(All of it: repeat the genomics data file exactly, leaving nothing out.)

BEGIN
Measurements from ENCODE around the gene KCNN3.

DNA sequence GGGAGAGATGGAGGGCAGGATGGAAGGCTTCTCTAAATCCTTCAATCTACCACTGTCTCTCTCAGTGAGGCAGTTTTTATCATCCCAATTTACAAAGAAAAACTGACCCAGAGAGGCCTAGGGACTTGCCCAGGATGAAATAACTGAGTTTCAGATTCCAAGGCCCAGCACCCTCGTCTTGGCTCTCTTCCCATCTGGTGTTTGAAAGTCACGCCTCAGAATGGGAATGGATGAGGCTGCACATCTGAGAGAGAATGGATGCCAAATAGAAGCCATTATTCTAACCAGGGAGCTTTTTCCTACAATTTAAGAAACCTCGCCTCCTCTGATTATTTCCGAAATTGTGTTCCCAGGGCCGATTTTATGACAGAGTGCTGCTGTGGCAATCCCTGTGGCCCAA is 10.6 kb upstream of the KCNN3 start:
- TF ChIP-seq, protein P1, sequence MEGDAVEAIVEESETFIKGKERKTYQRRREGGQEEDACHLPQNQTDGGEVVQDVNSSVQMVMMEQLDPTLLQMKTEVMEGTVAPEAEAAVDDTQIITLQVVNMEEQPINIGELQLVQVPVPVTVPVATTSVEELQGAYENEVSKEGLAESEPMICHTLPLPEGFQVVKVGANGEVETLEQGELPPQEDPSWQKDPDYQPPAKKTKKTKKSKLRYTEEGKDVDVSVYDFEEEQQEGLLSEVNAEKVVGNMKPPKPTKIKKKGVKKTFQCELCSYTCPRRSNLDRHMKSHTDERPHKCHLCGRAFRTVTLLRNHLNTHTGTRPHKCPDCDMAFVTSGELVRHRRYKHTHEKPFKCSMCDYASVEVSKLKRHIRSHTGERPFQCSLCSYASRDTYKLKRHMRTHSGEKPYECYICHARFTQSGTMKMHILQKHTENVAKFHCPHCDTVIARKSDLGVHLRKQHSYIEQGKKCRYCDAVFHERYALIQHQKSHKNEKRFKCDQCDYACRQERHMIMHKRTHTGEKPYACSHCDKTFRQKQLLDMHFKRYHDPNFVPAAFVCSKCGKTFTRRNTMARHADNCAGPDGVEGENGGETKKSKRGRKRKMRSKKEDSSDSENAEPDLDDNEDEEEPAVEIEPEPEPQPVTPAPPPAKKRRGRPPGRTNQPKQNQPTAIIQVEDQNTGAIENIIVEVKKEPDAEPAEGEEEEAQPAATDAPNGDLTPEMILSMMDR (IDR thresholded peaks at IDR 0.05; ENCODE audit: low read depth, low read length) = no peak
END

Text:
Measurements from ENCODE around the gene KCNN3.

DNA sequence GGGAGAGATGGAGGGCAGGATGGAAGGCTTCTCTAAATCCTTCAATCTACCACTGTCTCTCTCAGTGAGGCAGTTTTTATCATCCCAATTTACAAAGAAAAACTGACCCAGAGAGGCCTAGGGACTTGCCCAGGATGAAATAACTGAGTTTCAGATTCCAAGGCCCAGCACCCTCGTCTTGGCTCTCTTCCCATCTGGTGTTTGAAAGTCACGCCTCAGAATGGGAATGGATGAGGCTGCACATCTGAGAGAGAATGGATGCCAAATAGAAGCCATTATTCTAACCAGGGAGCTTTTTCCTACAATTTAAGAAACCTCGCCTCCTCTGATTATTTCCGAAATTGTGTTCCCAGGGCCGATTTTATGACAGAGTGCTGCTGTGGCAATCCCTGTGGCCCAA is 10.6 kb upstream of the KCNN3 start:
- TF ChIP-seq, protein P1, sequence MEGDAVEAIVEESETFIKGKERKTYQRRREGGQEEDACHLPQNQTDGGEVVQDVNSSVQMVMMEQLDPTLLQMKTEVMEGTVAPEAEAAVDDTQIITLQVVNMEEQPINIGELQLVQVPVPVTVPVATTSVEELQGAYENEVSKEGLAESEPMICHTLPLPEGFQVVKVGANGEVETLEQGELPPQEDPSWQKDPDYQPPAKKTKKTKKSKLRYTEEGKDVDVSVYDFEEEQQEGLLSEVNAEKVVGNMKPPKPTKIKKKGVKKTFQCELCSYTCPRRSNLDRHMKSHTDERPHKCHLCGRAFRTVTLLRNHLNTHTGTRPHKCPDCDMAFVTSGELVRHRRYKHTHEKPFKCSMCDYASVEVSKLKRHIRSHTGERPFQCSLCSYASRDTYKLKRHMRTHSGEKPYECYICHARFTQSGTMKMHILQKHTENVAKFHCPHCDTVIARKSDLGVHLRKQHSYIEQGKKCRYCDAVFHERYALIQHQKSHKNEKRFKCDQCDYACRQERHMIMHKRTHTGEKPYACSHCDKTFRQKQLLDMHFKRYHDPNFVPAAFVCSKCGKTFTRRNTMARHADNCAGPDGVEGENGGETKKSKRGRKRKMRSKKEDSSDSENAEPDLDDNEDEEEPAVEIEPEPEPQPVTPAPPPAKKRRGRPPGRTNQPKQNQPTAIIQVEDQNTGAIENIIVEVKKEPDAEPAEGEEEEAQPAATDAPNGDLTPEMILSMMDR (IDR thresholded peaks at IDR 0.05; ENCODE audit: low read depth, low read length) = no peak